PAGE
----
Paul L. Anderson

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Paul L. Anderson (1946 – March 23, 2018) was a member of The Church of Jesus Christ of Latter-day Saints (LDS Church). He was a architectural historian, museum curator and hymnwriter.

Anderson was born in Pasadena, California,[1] and as a young man served a mission for the LDS Church in Japan.

Anderson received a B.A. with honors from Stanford University in 1968 and a Master of Architecture from Princeton University in 1972. He was an architect in Pasadena, California, and received his license in 1976.[2][3]

Anderson married the historian Lavina Fielding in 1977. They lived in Salt Lake City, Utah, and had one son, Christian, who was born in 1980.[4] During the 1993 conflict between some intellectuals and LDS Church leadership (in which Lavina was excommunicated), Paul publicly called for peace and reconciliation between the parties.[5]

In 1973, Anderson received a fellowship from the LDS Church's Historical Department to study historical Mormon architecture, which led to a position restoring the church's historic buildings. He helped in the planning of the Museum of Church History and Art, which opened in 1984, and later in designing its exhibits. He helped launch the Brigham Young University Museum of Art in 1992 and since then has served as head of design and curator.[2] Anderson was heavily involved with the work of Nauvoo Restoration, Inc.[citation needed]

Anderson had been a longtime member of the Mormon History Association (MHA), and planned its 1987 conference in England, for which he was awarded a Special Citation from the MHA.[6] He served as MHA president from 2007 to 2008.[7]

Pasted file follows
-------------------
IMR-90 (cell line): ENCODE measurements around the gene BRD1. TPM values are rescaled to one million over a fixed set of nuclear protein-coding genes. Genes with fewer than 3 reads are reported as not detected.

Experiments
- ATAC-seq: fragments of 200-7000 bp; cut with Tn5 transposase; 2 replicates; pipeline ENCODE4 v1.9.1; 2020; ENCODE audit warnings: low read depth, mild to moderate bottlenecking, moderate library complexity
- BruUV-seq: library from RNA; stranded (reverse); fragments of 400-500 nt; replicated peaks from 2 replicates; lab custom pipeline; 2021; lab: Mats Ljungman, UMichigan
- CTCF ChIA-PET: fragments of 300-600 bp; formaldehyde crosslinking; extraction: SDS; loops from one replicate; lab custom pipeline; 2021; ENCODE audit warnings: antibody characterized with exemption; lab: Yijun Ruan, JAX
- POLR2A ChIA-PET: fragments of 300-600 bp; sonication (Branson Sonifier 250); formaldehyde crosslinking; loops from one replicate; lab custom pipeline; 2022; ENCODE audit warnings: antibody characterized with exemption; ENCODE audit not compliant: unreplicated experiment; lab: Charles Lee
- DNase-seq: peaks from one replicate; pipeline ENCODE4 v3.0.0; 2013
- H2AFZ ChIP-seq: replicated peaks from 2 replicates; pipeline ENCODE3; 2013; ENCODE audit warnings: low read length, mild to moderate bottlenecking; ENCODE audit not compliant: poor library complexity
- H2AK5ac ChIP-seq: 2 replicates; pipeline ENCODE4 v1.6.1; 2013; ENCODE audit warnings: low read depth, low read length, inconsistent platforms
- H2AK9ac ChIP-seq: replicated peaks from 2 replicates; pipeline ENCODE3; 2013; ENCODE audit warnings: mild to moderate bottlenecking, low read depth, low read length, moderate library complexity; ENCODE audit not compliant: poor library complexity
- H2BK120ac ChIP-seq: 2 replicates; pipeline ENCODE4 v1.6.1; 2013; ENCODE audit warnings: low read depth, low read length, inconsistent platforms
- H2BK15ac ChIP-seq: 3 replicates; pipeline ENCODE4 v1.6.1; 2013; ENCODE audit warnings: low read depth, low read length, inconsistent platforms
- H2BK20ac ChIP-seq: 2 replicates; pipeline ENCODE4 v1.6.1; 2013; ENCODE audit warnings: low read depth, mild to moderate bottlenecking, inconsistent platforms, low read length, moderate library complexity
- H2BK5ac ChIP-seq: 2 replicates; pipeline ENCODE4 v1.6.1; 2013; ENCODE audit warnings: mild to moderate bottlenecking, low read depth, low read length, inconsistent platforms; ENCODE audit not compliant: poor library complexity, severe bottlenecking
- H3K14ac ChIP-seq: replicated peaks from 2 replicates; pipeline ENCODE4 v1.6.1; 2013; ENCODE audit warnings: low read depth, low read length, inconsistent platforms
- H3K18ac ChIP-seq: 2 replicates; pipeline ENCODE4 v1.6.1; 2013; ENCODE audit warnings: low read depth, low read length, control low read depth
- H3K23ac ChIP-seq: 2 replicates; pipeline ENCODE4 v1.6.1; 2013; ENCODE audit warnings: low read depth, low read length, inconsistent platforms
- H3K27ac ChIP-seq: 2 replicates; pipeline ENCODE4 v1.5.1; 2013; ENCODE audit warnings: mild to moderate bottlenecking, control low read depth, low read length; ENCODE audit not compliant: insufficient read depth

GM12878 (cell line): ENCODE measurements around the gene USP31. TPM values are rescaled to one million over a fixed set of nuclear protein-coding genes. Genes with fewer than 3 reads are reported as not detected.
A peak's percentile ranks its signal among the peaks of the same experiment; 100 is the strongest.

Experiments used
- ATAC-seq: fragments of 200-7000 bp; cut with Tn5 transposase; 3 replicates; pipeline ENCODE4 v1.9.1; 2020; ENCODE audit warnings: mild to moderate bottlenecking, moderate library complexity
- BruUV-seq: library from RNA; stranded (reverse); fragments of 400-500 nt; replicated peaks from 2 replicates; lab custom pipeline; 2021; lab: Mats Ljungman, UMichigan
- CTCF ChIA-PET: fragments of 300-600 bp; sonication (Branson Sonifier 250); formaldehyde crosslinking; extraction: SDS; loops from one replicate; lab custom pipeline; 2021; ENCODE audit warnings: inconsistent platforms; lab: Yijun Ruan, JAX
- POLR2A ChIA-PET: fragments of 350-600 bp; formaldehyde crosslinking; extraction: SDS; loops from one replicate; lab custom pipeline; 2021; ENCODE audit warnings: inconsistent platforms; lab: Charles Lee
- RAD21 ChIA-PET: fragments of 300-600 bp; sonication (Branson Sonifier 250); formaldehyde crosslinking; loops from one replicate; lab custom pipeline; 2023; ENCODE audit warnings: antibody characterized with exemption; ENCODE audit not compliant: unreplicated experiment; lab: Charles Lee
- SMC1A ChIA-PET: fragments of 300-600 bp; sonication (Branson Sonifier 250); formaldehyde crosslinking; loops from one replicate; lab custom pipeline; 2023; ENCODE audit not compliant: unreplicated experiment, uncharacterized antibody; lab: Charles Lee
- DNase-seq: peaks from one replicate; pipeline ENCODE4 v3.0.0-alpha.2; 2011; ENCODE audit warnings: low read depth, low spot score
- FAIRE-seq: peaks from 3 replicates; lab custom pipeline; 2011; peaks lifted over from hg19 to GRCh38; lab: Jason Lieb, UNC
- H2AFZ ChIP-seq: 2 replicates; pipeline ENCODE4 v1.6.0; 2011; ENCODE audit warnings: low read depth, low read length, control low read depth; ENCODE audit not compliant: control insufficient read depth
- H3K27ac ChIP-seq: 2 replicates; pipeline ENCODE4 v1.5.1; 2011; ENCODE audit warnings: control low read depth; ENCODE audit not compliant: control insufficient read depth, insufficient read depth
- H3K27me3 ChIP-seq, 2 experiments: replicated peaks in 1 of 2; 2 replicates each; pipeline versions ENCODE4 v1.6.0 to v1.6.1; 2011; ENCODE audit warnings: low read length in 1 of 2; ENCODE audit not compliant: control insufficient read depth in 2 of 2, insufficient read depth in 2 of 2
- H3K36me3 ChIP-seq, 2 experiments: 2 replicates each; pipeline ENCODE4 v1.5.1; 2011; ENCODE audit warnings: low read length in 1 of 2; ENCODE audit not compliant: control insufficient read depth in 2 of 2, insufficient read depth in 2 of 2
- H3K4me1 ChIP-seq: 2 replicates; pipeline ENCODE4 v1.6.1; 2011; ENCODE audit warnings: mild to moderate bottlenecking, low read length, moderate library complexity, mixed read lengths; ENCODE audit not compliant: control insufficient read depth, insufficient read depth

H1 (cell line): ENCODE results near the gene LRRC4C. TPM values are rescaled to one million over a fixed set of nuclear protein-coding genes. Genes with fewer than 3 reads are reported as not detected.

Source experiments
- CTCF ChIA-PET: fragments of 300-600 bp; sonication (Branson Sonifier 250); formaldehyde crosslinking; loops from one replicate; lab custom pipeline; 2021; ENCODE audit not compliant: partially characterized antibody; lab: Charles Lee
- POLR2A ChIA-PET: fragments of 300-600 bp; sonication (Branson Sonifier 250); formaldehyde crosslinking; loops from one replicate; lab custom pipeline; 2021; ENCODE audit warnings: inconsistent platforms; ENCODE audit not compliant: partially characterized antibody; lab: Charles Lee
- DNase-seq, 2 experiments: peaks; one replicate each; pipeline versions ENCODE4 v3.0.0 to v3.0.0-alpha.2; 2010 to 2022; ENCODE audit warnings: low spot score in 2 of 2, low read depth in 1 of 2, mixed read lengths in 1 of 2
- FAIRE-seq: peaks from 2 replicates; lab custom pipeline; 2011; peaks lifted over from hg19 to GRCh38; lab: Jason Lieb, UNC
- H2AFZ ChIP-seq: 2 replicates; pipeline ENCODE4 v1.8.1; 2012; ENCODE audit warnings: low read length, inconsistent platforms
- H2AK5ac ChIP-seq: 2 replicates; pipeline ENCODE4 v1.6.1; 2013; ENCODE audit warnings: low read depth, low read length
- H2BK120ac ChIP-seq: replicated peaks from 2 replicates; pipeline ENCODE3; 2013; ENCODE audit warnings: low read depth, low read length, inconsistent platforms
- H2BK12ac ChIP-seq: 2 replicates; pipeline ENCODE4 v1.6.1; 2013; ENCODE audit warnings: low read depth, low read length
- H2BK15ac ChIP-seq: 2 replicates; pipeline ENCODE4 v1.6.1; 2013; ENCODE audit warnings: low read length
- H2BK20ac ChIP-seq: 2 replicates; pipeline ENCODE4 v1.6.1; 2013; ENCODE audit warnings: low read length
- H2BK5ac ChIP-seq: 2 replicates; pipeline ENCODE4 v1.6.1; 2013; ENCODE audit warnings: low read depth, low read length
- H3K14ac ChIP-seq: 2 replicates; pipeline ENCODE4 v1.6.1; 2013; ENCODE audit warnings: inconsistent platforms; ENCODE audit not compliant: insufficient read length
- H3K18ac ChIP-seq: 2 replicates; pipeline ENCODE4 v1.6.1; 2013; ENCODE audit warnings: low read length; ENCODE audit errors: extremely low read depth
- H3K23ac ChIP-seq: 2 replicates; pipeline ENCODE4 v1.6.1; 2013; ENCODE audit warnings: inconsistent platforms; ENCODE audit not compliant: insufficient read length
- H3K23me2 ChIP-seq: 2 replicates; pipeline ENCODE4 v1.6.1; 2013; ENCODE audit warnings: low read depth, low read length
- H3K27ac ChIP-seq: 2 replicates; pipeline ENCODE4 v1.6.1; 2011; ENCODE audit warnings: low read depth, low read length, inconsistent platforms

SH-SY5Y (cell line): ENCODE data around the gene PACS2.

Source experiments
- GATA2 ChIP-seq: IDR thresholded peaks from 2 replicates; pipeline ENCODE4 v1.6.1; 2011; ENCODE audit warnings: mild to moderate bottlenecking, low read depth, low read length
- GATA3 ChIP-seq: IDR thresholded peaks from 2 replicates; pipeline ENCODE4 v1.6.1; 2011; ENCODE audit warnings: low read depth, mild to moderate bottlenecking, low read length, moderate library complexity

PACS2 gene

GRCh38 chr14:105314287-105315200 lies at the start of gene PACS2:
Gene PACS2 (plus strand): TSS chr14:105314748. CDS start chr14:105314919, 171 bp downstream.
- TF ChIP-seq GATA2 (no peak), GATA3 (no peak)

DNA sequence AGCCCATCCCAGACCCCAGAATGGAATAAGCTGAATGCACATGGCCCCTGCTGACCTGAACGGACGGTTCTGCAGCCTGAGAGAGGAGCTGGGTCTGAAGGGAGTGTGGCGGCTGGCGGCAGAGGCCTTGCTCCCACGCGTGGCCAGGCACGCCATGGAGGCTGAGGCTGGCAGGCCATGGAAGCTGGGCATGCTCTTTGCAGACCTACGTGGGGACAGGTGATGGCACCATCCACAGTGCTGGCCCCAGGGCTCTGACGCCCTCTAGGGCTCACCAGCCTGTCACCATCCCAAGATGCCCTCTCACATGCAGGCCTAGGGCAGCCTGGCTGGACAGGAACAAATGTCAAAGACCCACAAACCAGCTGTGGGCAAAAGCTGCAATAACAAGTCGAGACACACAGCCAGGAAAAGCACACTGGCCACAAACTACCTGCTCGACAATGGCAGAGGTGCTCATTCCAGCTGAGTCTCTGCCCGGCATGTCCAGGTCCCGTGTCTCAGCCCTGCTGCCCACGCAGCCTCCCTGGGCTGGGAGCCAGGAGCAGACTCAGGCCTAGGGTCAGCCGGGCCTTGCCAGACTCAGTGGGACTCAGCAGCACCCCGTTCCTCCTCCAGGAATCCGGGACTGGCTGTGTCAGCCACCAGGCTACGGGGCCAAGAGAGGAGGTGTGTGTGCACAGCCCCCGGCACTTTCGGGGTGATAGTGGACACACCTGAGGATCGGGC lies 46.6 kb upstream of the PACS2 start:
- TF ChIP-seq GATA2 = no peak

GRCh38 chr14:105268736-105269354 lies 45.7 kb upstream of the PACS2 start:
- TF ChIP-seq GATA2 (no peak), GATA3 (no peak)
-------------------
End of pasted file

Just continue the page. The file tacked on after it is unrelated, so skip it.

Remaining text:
Anderson also had a strong musical interest. For several years he sang in the Utah Symphony Chorus. He has written the text of four hymns in the 1985 LDS hymnbook:[2] numbers 139, "In Fasting We Approach Thee"; 148, "Sabbath Day"; 291, "Turn Your Hearts"; and 311, "We Meet Again as Sisters".

Anderson died on March 23, 2018, from a heart attack.[8]


  1. ^ Anderson, Paul L. (1985). "Truman O. Angell: Architect and Saint". In Cannon, Donald Q.; Whittaker, David J. (eds.). Supporting Saints: Life Stories of Nineteenth-Century Mormons. Provo, Utah: Religious Studies Center, Brigham Young University. p. 133. Retrieved 2009-01-08.
  2. ^ a b c Gagon, Dave. "The art of the exhibition". Deseret News. Salt Lake City, Utah. Retrieved 2009-01-08.
  3. ^ Anderson, Paul (July–August 1980). "Historic Nostalgia: Enshrining the Mormon Past" (PDF). Sunstone. Salt Lake City, Utah. 5 (4): 55. Retrieved 2009-01-08.
  4. ^ Peterson, Levi S. (Winter 1996). "Lavina Fielding Anderson and the Power of a Church in Exile". Dialogue: A Journal of Mormon Thought. Salt Lake City, Utah. 29 (4): 169. Archived from the original on 2011-06-14. Retrieved 2009-01-08.
  5. ^ Anderson, Paul; Allred, David (July 1993). "Dear friends" (PDF). Sunstone. Salt Lake City, Utah. 16 (5): 81. Retrieved 2009-01-08.
  6. ^ "History Association Celebrates 150 Years in Great Britain [sic]" (PDF). Sunstone. Salt Lake City, Utah. 11 (4): 36. July 1987. Retrieved 2009-01-08.
  7. ^ "Past MHA Presidents". Mormon History Association. Archived from the original on 2012-02-13. Retrieved 2009-01-08.
  8. ^ Missing or empty |title= (help)


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